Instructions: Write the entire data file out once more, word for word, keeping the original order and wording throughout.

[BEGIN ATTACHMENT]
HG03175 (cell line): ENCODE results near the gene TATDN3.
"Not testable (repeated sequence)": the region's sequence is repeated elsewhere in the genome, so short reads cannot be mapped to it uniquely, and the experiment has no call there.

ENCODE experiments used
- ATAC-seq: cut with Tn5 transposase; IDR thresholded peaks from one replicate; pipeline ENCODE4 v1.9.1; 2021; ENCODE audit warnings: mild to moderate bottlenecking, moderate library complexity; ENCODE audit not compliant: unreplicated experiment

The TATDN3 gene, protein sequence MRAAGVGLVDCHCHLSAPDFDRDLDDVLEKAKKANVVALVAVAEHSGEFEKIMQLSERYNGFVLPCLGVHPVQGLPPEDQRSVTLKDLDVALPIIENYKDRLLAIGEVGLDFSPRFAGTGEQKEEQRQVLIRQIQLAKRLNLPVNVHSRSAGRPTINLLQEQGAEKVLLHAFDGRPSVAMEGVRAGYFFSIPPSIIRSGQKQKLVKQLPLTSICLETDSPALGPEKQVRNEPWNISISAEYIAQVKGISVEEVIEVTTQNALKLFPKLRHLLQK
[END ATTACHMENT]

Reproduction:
HG03175 (cell line): ENCODE results near the gene TATDN3.
"Not testable (repeated sequence)": the region's sequence is repeated elsewhere in the genome, so short reads cannot be mapped to it uniquely, and the experiment has no call there.

ENCODE experiments used
- ATAC-seq: cut with Tn5 transposase; IDR thresholded peaks from one replicate; pipeline ENCODE4 v1.9.1; 2021; ENCODE audit warnings: mild to moderate bottlenecking, moderate library complexity; ENCODE audit not compliant: unreplicated experiment

The TATDN3 gene, protein sequence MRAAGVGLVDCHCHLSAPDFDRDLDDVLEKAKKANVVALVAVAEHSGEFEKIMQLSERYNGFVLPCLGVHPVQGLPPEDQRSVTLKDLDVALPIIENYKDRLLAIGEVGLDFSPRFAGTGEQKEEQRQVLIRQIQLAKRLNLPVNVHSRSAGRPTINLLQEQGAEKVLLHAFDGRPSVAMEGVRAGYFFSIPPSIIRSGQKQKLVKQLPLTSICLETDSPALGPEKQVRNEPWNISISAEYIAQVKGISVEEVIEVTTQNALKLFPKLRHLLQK